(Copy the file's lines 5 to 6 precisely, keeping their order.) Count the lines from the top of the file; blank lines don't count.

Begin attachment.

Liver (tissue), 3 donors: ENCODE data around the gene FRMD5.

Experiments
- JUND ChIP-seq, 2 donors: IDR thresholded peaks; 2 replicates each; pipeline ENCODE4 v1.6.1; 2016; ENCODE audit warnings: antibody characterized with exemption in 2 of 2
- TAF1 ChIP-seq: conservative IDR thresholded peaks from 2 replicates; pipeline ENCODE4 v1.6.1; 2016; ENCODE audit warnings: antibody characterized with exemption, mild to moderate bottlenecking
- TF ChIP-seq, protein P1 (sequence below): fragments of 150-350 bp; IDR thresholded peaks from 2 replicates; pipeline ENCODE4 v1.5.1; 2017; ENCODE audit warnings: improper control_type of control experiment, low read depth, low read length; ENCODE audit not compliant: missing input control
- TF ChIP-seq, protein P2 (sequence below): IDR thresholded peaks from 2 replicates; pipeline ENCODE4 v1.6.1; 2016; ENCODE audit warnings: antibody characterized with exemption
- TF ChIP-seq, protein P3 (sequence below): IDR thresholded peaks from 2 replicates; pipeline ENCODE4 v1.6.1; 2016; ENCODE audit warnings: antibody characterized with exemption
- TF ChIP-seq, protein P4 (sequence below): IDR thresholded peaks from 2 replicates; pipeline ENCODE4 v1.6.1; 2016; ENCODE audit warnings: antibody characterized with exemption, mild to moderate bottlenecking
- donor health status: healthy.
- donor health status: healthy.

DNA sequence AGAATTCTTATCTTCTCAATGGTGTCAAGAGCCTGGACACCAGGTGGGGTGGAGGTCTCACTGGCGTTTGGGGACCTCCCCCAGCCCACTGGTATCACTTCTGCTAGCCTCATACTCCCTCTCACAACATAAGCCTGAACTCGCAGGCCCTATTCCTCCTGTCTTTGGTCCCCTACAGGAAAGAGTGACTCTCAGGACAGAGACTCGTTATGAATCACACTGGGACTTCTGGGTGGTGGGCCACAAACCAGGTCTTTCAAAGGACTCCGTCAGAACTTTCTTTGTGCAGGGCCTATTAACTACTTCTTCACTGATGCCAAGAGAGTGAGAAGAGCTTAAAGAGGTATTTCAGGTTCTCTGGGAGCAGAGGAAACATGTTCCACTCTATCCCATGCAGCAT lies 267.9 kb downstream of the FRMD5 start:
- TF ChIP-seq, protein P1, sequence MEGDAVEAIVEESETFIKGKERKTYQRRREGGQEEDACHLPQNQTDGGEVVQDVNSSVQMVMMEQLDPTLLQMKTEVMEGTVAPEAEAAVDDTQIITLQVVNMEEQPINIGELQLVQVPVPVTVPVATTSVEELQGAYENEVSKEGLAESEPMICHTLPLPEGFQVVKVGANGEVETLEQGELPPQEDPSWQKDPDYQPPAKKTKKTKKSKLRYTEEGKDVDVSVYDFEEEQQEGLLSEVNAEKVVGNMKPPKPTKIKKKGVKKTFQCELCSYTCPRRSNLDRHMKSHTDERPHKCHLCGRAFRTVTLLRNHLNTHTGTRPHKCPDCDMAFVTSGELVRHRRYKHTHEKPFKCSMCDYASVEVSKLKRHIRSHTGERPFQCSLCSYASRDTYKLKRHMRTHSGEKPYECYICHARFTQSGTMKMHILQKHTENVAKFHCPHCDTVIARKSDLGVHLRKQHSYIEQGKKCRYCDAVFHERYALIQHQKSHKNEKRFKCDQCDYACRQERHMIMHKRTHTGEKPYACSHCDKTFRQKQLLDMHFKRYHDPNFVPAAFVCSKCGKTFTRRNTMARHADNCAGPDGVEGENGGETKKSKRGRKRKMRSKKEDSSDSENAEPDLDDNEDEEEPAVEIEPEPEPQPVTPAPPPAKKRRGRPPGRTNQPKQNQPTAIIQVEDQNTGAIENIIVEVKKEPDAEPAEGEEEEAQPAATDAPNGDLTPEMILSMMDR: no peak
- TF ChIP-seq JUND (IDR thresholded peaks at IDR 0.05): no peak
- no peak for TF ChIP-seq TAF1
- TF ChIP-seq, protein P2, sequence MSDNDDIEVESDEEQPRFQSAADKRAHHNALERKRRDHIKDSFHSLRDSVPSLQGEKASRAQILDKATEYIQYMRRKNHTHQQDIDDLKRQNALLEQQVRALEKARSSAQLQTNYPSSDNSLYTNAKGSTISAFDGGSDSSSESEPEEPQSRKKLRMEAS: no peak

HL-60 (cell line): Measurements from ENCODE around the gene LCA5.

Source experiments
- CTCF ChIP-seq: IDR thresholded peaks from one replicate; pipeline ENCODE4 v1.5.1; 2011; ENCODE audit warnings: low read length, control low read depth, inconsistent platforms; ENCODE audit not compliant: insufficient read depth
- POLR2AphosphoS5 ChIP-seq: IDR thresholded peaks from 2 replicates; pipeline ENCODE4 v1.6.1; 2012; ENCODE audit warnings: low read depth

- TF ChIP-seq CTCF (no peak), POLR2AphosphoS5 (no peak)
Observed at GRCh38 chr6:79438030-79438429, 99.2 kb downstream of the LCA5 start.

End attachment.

- TF ChIP-seq, protein P1 (sequence below): fragments of 150-350 bp; IDR thresholded peaks from 2 replicates; pipeline ENCODE4 v1.5.1; 2017; ENCODE audit warnings: improper control_type of control experiment, low read depth, low read length; ENCODE audit not compliant: missing input control
- TF ChIP-seq, protein P2 (sequence below): IDR thresholded peaks from 2 replicates; pipeline ENCODE4 v1.6.1; 2016; ENCODE audit warnings: antibody characterized with exemption